#2 Contrary to what folks think , Military Treatment Facilities actually save the tax payers money in the long run. Yes, individual surgeries and other procedures may cost less when performed at some civilian facilities however it is clear that many surgeries and procedures were probably not needed or at least more conservative options – i.e. physical therapy, etc are often not attempted because there is a financial incentive to do surgery. This has been noted to be true in the field of dermatology where MOHS patients will have more skin removed (because more $$ can be billed) yet this is often unnecessary and doesn’t lead to better health care outcomes. ENT patients are more likely to have FESS Sinus surgery than needed (again skipping conservative options first). Tonsils and adenoids are more quickly removed than indicated. Thousands of patients are starting on unnecessary allergy shots by civilian allergists because they can get away with it. Once we give the checkbook to the civilian medical community we have lost all control over the costs.
    #3 There is NO WAY that the civilian medical community can speak to fitness for duty. This is a critical issue. We disqualify hundreds of folks that we paid top dollar to train (pilots, submariners etc) because we rely on some outside physician who doesn’t get it! No you cant just carry an epipen and avoid shrimp on a Submarine ! No you cant go downrange with your psych medications and opiates. No you cant have insulin for your diabetes in theatre.
    #4 Tricare health benefit will likely become worthless – Lets face it – it pays doctors peanuts – no one will take it. (Just look at how far your dental plan goes…and how far you need to drive to find someone with decent reviews that will accept it….) We can not play around with the healthcare benefit of anyone – especially our troops! This is a readiness issue.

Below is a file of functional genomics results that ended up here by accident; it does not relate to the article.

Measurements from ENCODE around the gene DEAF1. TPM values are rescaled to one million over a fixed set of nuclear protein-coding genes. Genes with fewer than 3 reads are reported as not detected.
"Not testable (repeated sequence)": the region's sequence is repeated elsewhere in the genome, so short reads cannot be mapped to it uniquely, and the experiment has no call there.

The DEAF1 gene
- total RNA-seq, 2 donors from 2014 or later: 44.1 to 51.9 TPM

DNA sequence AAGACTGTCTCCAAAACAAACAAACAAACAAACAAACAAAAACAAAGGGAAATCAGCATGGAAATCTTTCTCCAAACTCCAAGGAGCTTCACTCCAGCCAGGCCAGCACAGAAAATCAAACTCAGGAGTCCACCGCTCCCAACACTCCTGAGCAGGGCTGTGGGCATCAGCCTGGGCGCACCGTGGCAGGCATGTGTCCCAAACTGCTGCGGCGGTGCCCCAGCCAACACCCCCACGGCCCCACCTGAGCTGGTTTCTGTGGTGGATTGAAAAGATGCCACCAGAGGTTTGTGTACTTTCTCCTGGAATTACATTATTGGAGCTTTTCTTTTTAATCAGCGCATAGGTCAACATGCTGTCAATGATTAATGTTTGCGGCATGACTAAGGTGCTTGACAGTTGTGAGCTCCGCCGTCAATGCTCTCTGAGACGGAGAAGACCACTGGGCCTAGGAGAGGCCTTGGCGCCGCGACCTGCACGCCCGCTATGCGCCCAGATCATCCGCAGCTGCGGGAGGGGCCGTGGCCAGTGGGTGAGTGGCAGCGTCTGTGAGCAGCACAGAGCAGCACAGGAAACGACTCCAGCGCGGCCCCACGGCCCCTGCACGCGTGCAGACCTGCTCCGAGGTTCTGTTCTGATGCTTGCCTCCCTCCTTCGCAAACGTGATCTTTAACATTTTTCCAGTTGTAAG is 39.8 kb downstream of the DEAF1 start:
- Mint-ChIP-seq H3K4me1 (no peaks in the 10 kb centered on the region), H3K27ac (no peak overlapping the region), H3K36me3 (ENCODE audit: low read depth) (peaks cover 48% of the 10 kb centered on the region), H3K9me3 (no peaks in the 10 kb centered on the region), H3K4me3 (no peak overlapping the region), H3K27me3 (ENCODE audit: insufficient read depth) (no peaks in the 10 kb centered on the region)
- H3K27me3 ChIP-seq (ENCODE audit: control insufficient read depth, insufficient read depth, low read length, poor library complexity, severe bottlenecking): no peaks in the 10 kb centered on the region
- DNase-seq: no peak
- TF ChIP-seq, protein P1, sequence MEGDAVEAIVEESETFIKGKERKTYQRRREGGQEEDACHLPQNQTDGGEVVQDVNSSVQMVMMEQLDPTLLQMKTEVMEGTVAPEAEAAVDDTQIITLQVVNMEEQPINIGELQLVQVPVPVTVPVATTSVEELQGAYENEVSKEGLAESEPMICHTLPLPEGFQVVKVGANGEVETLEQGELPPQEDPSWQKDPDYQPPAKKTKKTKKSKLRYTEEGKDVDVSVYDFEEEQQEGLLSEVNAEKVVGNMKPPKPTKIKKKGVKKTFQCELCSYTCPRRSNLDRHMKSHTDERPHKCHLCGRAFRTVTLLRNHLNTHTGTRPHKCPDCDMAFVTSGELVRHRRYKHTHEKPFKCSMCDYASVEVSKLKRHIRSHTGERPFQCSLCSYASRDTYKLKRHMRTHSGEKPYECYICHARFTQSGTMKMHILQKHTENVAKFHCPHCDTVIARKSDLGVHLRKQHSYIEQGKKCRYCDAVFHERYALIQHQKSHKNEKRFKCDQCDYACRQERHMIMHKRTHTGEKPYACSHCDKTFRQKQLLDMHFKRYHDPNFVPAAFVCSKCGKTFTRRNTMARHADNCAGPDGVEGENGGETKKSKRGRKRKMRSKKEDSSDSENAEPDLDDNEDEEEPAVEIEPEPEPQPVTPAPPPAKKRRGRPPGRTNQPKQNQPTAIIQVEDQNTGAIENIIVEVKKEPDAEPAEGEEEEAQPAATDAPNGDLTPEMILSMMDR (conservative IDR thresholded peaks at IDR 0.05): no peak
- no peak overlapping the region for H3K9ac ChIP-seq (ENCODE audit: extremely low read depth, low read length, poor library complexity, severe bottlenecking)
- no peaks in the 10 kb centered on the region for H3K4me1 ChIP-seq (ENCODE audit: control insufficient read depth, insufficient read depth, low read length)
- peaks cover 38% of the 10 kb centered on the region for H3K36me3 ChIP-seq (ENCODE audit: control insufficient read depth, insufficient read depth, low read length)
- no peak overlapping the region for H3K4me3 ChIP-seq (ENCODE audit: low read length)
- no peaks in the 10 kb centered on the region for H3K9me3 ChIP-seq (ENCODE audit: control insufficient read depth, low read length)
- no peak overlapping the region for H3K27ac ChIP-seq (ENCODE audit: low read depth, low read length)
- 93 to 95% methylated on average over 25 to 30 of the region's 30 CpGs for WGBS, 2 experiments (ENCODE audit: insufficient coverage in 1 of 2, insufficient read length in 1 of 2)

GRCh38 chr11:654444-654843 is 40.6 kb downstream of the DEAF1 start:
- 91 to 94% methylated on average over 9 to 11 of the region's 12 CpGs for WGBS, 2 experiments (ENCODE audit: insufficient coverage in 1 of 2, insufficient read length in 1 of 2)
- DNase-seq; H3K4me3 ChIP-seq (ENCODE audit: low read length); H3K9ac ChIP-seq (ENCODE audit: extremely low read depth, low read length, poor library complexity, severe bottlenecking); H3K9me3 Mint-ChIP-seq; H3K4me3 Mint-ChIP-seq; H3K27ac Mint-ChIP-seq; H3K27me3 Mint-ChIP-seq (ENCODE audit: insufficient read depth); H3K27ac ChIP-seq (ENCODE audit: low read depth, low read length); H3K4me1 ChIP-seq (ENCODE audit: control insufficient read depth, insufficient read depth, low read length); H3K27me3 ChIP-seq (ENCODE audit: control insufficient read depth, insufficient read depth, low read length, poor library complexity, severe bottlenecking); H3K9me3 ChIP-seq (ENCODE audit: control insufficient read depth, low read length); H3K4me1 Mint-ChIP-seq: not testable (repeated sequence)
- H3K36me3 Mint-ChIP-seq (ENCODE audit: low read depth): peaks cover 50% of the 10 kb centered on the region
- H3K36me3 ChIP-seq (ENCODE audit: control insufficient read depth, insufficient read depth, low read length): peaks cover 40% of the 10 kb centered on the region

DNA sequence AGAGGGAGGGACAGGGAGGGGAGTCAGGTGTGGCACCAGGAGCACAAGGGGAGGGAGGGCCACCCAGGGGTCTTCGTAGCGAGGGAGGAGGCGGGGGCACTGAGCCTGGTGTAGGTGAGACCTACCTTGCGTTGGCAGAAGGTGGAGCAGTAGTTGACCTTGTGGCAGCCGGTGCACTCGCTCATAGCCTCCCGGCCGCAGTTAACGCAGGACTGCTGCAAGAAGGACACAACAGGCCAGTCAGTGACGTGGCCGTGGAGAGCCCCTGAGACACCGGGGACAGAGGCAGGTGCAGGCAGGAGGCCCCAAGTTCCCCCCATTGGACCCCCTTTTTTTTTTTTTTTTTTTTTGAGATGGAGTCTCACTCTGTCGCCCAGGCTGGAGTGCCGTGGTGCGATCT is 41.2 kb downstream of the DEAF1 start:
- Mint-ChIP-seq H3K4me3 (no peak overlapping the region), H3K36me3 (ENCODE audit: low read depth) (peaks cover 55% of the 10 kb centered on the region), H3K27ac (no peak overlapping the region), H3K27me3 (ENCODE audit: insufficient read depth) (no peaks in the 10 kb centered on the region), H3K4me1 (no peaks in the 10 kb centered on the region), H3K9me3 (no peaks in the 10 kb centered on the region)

#5 This country already has a physician shortage….well this is going to only add to that pain once we stop training hundreds of primary care physicians a year… This will effect every American – not just military families.
    #6 You cant run a hospital with just ER, anesthesia and surgery – you need the complement of support staff to run a hospital.
    Who do you think refers the patient with appendicitis to the surgeon? No its not a self referral. The cuts suggested are ridiculous in nature and do not allow for any MTF to continue normal business operations.
    #7 Healthcare costs in this country continue to increase and yes although military medicine has gotten more expensive over time, it has not increased any where near the rate that we see on the civilian side.

    Overall, the repercussions of this plan are unimaginable and will have dire consequences to those in and out of uniform, this country as a whole will feel the impact due to rising expenses,less health care providers, and returning to the days of our active duty dying on the battlefield. The DoD’s recruiting problems will only worsen now that you have alienated another segment of the population by telling their parents we aren’t going to have the right resources to care for their children should they enlist.

    Hopefully enough folks will contact Congress and tell them to stop the madness for the future of our great nation and those who defend it.